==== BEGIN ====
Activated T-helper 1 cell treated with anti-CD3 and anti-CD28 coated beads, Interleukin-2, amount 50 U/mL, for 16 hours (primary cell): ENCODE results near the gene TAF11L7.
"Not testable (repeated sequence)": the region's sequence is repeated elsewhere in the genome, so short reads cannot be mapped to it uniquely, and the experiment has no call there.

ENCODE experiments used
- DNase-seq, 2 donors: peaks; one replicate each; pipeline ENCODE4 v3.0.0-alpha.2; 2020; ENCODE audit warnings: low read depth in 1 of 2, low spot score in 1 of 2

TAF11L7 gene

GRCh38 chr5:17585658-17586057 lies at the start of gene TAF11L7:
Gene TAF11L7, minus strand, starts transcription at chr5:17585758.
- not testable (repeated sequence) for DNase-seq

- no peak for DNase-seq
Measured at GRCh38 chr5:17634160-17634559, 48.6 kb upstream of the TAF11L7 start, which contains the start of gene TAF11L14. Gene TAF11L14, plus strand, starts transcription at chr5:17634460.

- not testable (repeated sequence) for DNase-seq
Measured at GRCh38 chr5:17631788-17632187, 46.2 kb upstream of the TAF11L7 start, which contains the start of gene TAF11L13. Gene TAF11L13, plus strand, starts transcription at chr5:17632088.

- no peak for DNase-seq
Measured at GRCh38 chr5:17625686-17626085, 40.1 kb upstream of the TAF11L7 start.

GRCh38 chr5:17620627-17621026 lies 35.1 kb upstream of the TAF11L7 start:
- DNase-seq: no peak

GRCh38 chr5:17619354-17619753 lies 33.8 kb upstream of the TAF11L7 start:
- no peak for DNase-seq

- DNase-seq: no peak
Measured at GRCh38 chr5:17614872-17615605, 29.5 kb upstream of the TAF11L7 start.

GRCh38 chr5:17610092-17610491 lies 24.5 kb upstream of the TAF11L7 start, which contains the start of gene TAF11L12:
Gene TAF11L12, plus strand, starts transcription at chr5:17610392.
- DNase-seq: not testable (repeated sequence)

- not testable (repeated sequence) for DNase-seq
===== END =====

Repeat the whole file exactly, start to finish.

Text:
Activated T-helper 1 cell treated with anti-CD3 and anti-CD28 coated beads, Interleukin-2, amount 50 U/mL, for 16 hours (primary cell): ENCODE results near the gene TAF11L7.
"Not testable (repeated sequence)": the region's sequence is repeated elsewhere in the genome, so short reads cannot be mapped to it uniquely, and the experiment has no call there.

ENCODE experiments used
- DNase-seq, 2 donors: peaks; one replicate each; pipeline ENCODE4 v3.0.0-alpha.2; 2020; ENCODE audit warnings: low read depth in 1 of 2, low spot score in 1 of 2

TAF11L7 gene

GRCh38 chr5:17585658-17586057 lies at the start of gene TAF11L7:
Gene TAF11L7, minus strand, starts transcription at chr5:17585758.
- not testable (repeated sequence) for DNase-seq

- no peak for DNase-seq
Measured at GRCh38 chr5:17634160-17634559, 48.6 kb upstream of the TAF11L7 start, which contains the start of gene TAF11L14. Gene TAF11L14, plus strand, starts transcription at chr5:17634460.

- not testable (repeated sequence) for DNase-seq
Measured at GRCh38 chr5:17631788-17632187, 46.2 kb upstream of the TAF11L7 start, which contains the start of gene TAF11L13. Gene TAF11L13, plus strand, starts transcription at chr5:17632088.

- no peak for DNase-seq
Measured at GRCh38 chr5:17625686-17626085, 40.1 kb upstream of the TAF11L7 start.

GRCh38 chr5:17620627-17621026 lies 35.1 kb upstream of the TAF11L7 start:
- DNase-seq: no peak

GRCh38 chr5:17619354-17619753 lies 33.8 kb upstream of the TAF11L7 start:
- no peak for DNase-seq

- DNase-seq: no peak
Measured at GRCh38 chr5:17614872-17615605, 29.5 kb upstream of the TAF11L7 start.

GRCh38 chr5:17610092-17610491 lies 24.5 kb upstream of the TAF11L7 start, which contains the start of gene TAF11L12:
Gene TAF11L12, plus strand, starts transcription at chr5:17610392.
- DNase-seq: not testable (repeated sequence)

- not testable (repeated sequence) for DNase-seq